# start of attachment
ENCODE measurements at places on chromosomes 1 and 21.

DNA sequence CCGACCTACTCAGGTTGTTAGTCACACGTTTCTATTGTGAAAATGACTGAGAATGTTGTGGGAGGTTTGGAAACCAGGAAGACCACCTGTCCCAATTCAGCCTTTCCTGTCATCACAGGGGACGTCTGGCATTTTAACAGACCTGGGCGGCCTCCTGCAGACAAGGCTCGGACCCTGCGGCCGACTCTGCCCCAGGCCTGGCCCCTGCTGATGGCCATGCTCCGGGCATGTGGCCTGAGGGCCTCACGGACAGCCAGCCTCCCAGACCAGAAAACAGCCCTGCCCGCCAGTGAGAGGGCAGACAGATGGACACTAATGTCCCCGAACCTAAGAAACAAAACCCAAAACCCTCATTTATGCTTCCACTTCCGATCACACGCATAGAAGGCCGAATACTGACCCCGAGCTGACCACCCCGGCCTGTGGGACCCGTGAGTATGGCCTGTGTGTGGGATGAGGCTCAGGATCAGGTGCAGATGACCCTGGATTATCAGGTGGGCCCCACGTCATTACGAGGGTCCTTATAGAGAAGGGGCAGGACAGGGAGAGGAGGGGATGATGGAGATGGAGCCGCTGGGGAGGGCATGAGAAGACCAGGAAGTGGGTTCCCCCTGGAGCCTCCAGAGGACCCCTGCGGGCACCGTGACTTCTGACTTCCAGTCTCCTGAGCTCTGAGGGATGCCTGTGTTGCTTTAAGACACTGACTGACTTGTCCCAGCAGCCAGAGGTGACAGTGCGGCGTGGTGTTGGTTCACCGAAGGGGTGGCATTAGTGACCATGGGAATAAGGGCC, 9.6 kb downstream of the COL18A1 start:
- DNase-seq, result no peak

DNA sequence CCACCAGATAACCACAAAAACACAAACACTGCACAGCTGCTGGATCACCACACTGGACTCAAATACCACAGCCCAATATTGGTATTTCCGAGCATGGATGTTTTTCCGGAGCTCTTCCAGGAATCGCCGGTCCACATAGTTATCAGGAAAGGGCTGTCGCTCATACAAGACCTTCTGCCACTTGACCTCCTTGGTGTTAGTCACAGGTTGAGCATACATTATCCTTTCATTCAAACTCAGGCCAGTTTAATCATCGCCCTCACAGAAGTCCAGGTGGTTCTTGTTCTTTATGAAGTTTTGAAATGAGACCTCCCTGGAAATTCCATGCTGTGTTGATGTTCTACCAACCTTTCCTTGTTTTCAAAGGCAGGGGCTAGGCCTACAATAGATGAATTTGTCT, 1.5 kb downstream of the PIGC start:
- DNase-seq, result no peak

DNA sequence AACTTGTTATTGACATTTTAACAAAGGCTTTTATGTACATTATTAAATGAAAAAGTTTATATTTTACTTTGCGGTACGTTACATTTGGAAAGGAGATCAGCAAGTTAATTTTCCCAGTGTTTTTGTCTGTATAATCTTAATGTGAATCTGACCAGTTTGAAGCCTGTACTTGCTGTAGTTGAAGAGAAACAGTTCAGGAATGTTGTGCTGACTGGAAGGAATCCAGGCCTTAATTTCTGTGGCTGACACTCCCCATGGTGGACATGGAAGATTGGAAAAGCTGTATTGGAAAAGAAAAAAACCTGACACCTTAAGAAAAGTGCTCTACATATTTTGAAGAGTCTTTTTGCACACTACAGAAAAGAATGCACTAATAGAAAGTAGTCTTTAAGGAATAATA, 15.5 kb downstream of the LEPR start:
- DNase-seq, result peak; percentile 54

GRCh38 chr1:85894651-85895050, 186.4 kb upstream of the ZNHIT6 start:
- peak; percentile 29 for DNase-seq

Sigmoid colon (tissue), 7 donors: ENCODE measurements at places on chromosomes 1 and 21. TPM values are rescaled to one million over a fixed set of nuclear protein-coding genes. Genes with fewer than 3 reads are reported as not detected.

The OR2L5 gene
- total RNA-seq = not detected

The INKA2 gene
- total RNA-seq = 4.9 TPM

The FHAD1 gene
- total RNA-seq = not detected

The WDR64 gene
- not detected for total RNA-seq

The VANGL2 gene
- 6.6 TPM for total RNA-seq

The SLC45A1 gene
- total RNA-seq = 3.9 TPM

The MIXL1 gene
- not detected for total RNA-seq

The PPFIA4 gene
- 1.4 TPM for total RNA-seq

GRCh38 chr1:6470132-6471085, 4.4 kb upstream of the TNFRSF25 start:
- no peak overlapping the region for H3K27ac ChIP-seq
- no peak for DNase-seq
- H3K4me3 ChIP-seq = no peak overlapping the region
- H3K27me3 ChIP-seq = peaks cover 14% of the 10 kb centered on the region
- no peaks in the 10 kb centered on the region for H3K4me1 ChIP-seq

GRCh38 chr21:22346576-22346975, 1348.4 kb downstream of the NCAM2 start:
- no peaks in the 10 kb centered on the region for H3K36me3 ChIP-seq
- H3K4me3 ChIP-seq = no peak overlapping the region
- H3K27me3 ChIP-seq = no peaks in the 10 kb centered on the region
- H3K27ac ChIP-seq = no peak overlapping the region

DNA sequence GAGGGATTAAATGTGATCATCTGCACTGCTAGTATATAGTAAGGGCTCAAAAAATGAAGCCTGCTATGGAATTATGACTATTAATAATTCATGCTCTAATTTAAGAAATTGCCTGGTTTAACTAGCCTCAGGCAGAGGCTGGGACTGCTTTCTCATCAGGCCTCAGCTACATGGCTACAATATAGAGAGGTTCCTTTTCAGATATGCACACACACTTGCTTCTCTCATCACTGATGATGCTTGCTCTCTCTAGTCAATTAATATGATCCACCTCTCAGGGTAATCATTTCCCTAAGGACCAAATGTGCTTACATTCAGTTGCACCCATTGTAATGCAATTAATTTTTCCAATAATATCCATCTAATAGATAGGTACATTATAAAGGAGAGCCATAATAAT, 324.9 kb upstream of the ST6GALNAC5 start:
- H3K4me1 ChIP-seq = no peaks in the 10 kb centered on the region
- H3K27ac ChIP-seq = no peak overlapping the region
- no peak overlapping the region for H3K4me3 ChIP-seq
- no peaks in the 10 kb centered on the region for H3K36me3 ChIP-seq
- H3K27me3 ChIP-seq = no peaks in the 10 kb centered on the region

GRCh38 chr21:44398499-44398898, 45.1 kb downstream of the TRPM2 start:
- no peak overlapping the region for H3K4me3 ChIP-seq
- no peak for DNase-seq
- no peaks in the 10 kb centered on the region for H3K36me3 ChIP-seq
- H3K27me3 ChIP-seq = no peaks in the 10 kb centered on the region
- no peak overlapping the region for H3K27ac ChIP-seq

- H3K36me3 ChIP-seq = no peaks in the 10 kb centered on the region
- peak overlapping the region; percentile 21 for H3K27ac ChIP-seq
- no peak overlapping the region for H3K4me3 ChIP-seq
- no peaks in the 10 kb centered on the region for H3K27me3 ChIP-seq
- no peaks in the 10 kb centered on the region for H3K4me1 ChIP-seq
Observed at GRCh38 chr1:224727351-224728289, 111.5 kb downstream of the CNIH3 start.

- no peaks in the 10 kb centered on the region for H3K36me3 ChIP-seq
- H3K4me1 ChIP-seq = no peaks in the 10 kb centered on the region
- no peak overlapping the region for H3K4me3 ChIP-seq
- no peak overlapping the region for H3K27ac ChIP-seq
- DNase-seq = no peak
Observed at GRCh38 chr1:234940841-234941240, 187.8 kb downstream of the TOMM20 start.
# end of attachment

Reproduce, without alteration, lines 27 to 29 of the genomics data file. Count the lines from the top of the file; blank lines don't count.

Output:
GRCh38 chr1:6470132-6471085, 4.4 kb upstream of the TNFRSF25 start:
- no peak overlapping the region for H3K27ac ChIP-seq
- no peak for DNase-seq